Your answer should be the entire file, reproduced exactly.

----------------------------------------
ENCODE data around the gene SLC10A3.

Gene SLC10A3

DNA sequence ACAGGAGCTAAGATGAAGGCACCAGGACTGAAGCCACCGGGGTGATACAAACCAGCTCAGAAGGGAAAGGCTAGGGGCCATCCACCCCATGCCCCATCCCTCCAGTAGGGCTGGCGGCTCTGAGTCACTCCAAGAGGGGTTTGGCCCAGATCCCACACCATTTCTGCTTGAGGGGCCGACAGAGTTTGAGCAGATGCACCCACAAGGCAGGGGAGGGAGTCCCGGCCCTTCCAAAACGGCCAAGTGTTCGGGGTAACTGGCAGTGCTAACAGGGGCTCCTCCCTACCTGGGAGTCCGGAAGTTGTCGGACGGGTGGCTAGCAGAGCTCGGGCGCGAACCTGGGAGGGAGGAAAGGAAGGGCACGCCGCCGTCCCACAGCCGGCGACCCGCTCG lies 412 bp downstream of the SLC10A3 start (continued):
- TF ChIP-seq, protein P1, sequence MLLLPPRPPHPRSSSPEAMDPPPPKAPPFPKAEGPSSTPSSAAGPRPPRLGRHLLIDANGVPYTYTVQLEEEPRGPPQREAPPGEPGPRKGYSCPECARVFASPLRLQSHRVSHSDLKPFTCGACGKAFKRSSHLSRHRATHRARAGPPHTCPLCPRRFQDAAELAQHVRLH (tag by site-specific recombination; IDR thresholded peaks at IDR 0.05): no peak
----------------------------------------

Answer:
ENCODE data around the gene SLC10A3.

Gene SLC10A3

DNA sequence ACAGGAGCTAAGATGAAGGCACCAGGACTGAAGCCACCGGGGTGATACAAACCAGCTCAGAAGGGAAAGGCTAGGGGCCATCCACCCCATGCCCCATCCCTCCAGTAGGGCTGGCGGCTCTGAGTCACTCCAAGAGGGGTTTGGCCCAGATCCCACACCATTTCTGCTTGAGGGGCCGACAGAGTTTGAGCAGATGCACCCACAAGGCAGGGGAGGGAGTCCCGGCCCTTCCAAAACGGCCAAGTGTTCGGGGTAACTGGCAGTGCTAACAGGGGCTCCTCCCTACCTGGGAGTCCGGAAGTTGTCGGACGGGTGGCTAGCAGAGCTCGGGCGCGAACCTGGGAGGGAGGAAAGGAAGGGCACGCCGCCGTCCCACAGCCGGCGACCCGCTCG lies 412 bp downstream of the SLC10A3 start (continued):
- TF ChIP-seq, protein P1, sequence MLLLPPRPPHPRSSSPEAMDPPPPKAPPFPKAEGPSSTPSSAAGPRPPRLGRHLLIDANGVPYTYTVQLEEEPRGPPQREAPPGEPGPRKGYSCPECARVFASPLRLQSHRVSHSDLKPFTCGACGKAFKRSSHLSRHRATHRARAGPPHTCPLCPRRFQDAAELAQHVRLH (tag by site-specific recombination; IDR thresholded peaks at IDR 0.05): no peak